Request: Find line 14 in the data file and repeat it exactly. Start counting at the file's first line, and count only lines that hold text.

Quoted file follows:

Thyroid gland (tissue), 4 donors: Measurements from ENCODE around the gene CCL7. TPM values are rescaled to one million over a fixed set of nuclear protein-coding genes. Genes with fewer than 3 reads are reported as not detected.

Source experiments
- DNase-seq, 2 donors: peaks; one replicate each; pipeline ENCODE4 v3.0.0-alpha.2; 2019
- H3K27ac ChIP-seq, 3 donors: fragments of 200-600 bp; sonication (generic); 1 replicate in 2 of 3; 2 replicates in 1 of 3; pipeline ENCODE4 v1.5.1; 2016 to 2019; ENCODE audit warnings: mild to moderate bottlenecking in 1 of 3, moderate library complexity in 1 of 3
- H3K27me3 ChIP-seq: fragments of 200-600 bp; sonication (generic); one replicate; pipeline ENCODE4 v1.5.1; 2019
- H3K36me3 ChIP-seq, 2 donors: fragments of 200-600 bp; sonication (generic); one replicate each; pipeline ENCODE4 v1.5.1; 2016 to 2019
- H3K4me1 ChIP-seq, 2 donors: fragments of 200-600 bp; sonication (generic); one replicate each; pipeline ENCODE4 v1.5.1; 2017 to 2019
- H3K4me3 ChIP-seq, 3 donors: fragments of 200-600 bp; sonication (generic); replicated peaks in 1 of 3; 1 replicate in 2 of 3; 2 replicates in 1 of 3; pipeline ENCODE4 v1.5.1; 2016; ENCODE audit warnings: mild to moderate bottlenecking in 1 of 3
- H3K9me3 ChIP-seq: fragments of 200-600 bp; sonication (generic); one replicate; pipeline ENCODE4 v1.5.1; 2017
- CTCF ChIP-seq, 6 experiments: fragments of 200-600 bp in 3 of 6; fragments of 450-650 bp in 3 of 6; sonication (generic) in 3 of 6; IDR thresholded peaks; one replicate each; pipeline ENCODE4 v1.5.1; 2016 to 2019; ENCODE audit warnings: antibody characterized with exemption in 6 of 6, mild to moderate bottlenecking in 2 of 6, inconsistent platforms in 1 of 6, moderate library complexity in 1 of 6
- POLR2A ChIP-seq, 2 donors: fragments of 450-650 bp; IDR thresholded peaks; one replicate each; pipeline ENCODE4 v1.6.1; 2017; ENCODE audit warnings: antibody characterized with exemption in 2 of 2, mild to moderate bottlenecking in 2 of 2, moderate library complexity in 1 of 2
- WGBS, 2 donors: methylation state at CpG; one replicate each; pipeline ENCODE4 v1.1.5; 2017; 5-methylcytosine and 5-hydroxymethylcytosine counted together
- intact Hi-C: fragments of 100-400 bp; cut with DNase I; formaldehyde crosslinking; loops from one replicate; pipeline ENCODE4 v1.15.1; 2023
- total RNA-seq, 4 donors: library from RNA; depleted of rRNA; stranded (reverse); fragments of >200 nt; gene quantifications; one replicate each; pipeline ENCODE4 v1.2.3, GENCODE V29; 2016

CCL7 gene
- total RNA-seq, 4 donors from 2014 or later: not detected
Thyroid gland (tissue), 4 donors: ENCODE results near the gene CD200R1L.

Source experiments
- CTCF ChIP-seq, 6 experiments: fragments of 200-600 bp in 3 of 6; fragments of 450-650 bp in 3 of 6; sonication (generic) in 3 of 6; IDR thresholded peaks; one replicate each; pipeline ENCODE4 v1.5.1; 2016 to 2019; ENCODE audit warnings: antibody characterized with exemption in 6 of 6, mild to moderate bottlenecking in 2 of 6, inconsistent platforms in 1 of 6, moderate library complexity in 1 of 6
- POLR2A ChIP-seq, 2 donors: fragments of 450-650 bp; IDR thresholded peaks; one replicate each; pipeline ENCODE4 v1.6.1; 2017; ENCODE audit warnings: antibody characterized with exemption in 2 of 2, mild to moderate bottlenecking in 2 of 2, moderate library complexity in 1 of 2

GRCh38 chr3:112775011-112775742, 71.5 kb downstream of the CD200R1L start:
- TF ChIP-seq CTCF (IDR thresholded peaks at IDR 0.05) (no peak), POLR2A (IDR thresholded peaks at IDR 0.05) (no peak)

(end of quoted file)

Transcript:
- total RNA-seq, 4 donors: library from RNA; depleted of rRNA; stranded (reverse); fragments of >200 nt; gene quantifications; one replicate each; pipeline ENCODE4 v1.2.3, GENCODE V29; 2016